Epidemiologic and laboratory studies suggest a possible role for tomato products, a rich source of the carotenoid lycopene, in the prevention of certain cancers and cardiovascular disease. Lycopene is consumed primarily as the all-trans-isomer, but the majority of lycopene in blood and tissue exists as a variety of cis-isomers. Specific isomers may be involved in different biological reactions, and patterns of isomers may provide insight into the risk or pathogenesis of disease processes. Total lycopene concentration and the concentrations of the cis- and trans-lycopene isomers were measured by HPLC in plasma samples taken 3-4 y apart from 144 mostly nonsmoking male participants in the Health Professionals Follow-up Study. Correlations between plasma concentrations determined 3-4 y apart ranged from 0.55 (all-trans-isomer) to 0.70 (cis-isomer 5 -cis) (P < 0.001). For total lycopene, the correlation was 0.63 (P < 0.001). Total cis-lycopene contributed ∼67% of total lycopene (range 50-79%). At each time point, the various lycopene isomer concentrations were highly correlated with one another with Spearman correlation coefficients ranging from 0.90 to 0.99 (P < 0.001). Plasma concentrations of total lycopene and its most abundant isomers in samples taken 3-4 y apart were strongly correlated, indicating that dietary patterns and metabolic processes defining lycopene concentrations are stable over time. Because the patterns of lycopene isomers showed limited between-person variability, our results suggest that measuring specific lycopene isomers in epidemiologic studies may not provide additional information beyond that provided by total lycopene concentration. Single plasma samples quantitating plasma lycopene are a valid predictor of long-term exposure for epidemiologic studies.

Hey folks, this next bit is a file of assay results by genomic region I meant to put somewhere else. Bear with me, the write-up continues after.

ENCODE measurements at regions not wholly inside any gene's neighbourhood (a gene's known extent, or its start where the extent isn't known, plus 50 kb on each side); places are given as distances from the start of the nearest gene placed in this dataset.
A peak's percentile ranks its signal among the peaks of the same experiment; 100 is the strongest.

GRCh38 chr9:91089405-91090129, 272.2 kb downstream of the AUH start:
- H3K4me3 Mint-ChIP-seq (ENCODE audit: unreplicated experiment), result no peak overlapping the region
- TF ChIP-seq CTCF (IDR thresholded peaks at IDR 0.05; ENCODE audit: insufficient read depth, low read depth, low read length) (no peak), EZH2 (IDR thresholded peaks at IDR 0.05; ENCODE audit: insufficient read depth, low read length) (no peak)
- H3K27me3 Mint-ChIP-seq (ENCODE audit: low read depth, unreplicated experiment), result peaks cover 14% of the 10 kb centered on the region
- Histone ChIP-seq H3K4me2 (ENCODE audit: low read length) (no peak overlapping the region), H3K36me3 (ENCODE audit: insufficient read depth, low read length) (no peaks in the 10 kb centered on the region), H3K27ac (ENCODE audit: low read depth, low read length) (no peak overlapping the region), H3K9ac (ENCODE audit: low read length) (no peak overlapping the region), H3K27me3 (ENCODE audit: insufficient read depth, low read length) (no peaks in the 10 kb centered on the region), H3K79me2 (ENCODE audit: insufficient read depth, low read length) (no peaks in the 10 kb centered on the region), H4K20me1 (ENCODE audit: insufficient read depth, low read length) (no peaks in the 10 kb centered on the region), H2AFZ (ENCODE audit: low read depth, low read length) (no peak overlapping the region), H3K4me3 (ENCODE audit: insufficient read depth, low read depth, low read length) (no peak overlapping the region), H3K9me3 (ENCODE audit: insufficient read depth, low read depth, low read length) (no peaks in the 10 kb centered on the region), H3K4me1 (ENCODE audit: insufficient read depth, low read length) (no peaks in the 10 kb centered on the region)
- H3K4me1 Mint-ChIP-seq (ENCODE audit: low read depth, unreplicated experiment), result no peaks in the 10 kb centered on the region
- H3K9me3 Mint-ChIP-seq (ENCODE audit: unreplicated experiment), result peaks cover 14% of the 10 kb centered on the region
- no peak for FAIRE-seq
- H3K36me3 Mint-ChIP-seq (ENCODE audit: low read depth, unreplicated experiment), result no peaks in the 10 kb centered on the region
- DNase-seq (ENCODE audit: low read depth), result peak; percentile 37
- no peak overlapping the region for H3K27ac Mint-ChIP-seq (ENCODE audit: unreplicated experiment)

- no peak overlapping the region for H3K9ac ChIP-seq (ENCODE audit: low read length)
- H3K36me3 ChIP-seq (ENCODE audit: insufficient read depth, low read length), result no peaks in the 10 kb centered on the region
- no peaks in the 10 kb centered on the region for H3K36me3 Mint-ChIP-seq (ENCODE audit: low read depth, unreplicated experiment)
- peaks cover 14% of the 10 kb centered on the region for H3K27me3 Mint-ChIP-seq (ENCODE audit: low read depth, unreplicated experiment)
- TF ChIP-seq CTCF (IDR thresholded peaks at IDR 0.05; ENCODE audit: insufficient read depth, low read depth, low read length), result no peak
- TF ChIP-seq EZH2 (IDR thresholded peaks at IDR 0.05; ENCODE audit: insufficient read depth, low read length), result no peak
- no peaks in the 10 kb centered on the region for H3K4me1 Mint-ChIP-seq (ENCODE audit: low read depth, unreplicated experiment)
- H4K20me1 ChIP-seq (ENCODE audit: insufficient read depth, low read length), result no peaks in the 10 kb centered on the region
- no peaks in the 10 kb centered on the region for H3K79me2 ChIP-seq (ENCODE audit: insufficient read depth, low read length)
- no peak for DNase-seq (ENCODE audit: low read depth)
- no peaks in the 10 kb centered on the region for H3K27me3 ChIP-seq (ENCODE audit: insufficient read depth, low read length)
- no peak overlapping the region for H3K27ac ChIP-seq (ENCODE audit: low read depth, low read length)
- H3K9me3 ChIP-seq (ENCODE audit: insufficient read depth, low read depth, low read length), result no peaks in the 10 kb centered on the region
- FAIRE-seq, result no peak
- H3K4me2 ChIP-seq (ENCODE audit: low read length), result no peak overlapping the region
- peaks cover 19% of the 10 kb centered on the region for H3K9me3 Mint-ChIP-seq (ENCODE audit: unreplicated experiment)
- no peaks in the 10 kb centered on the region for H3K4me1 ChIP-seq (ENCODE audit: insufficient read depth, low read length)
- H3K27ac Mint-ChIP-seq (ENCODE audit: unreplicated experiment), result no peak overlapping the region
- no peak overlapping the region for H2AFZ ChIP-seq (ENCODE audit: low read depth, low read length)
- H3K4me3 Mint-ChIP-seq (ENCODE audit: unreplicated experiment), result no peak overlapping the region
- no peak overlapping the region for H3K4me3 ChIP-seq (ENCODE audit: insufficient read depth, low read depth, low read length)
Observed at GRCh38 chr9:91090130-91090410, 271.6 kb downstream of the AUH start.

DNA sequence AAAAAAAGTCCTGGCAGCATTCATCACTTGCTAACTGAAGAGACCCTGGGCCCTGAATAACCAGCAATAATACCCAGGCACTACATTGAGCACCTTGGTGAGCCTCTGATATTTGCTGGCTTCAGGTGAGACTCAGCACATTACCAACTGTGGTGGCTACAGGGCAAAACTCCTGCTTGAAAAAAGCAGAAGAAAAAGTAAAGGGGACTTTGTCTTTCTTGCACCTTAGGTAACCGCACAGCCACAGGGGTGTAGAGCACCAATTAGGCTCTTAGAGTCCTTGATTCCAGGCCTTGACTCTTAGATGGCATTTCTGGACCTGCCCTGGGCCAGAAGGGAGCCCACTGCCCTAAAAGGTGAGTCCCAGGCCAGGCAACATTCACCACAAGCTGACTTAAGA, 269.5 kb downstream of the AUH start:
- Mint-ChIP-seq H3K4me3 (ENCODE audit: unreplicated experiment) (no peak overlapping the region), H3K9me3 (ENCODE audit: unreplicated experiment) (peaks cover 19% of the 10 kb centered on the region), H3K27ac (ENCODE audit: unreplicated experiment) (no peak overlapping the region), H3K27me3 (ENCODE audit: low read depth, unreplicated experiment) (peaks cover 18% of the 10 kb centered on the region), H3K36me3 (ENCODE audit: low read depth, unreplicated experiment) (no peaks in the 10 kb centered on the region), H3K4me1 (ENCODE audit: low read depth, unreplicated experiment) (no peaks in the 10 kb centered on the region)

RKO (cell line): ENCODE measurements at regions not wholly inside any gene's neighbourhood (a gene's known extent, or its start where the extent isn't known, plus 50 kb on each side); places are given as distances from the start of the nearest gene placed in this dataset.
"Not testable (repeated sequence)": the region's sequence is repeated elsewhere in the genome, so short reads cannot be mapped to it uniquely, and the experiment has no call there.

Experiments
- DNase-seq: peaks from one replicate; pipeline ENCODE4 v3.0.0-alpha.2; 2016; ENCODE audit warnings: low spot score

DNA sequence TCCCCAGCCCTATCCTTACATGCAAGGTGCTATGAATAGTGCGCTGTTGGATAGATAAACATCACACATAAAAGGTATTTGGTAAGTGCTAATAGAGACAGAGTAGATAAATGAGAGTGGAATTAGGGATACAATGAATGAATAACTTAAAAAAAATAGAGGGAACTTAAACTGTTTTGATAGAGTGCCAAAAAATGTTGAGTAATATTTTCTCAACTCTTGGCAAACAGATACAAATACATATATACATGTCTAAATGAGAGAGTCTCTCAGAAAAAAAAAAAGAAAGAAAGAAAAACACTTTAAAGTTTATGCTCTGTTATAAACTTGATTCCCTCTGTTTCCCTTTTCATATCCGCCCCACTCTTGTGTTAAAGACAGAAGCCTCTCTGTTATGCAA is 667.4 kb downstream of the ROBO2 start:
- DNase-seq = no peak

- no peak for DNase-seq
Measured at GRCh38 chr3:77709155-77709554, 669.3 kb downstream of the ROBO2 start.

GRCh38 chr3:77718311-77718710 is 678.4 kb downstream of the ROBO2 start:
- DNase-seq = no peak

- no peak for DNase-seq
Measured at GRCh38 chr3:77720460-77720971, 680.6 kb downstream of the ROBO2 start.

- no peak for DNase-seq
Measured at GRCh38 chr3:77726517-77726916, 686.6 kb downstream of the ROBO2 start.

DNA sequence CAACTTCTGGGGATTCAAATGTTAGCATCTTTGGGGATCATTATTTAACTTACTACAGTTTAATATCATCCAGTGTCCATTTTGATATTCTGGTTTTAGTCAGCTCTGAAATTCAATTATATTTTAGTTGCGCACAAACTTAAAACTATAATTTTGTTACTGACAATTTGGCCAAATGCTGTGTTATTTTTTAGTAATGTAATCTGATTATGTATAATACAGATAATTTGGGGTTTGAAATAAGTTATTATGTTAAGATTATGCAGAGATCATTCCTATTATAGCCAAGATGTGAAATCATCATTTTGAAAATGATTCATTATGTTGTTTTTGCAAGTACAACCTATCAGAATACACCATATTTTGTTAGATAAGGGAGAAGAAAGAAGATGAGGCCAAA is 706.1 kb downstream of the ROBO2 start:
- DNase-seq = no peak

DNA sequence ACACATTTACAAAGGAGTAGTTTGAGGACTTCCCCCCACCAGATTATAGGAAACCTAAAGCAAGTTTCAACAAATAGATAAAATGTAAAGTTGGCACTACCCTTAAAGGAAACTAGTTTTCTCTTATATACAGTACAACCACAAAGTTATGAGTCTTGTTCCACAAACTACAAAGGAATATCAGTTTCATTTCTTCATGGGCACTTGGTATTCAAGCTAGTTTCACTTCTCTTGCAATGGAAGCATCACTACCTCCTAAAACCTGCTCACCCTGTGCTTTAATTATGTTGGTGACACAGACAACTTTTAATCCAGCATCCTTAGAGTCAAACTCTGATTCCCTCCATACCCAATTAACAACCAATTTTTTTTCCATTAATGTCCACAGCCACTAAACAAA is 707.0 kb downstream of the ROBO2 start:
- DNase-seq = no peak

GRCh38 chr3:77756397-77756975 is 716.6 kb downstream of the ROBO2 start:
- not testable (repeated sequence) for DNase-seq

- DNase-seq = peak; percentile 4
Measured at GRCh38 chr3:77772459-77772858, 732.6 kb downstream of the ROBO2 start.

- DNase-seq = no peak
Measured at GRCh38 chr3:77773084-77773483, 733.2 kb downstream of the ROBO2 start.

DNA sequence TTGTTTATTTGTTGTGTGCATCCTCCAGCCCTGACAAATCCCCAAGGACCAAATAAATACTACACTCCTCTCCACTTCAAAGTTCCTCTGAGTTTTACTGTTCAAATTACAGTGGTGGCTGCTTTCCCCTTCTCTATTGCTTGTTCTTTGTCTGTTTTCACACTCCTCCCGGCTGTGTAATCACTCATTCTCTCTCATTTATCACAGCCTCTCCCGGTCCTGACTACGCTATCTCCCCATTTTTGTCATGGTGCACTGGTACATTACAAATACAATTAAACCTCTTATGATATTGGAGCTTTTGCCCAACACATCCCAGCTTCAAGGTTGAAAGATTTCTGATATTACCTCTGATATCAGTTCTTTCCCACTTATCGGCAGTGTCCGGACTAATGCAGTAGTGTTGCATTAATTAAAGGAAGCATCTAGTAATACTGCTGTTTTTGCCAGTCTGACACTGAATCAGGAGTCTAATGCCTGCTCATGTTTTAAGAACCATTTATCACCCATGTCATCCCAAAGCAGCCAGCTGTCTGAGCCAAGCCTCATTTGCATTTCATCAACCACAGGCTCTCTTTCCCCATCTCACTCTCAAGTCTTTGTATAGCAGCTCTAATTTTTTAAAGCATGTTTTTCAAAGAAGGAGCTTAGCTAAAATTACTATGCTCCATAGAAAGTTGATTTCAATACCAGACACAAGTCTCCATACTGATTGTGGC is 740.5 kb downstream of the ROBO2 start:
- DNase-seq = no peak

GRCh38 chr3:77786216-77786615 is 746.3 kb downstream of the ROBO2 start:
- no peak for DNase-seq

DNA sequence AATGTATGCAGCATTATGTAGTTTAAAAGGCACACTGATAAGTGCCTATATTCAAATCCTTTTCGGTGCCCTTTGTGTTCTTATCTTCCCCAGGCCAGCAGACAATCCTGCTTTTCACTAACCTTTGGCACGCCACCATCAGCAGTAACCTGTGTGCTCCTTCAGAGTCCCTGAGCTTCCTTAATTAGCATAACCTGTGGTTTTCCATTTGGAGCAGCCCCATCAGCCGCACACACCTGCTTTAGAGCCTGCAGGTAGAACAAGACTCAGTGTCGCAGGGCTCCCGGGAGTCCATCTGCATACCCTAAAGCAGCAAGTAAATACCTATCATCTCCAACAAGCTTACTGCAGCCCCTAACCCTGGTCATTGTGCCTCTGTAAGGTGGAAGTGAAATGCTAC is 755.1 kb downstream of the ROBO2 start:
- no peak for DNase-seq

|Original language||English (US)|
|Number of pages||7|
|Journal||Journal of Nutrition|
|State||Published - Jun 1 2003|
ASJC Scopus subject areas
- Medicine (miscellaneous)
- Nutrition and Dietetics